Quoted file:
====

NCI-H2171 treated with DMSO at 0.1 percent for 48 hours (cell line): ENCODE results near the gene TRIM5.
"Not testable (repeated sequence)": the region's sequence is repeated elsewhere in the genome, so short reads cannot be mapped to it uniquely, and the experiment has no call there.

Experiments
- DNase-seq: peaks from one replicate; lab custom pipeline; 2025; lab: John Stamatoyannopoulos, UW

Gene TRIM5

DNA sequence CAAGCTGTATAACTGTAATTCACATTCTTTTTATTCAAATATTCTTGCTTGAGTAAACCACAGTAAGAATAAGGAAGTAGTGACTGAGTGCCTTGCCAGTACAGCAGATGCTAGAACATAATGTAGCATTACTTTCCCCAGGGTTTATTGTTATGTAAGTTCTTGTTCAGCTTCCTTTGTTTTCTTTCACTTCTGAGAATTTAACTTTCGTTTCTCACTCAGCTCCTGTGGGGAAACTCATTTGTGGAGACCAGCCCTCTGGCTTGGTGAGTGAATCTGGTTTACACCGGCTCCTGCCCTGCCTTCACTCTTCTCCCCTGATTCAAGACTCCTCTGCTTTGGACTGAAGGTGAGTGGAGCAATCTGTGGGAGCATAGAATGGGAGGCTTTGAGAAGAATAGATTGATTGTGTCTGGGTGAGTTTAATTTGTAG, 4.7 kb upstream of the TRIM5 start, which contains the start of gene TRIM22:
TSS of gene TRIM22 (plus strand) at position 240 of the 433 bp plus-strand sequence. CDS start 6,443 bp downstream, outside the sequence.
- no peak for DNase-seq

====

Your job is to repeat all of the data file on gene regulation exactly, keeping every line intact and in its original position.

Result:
NCI-H2171 treated with DMSO at 0.1 percent for 48 hours (cell line): ENCODE results near the gene TRIM5.
"Not testable (repeated sequence)": the region's sequence is repeated elsewhere in the genome, so short reads cannot be mapped to it uniquely, and the experiment has no call there.

Experiments
- DNase-seq: peaks from one replicate; lab custom pipeline; 2025; lab: John Stamatoyannopoulos, UW

Gene TRIM5

DNA sequence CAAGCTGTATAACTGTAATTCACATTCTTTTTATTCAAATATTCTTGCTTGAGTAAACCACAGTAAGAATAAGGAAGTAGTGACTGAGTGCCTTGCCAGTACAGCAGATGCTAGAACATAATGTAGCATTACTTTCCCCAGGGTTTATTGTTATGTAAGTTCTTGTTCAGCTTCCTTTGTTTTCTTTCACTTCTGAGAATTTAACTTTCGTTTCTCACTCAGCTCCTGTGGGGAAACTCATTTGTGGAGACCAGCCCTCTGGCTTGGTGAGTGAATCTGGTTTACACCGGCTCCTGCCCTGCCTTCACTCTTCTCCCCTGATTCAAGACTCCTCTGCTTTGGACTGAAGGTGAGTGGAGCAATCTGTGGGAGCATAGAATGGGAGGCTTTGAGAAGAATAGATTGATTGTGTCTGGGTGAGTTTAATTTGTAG, 4.7 kb upstream of the TRIM5 start, which contains the start of gene TRIM22:
TSS of gene TRIM22 (plus strand) at position 240 of the 433 bp plus-strand sequence. CDS start 6,443 bp downstream, outside the sequence.
- no peak for DNase-seq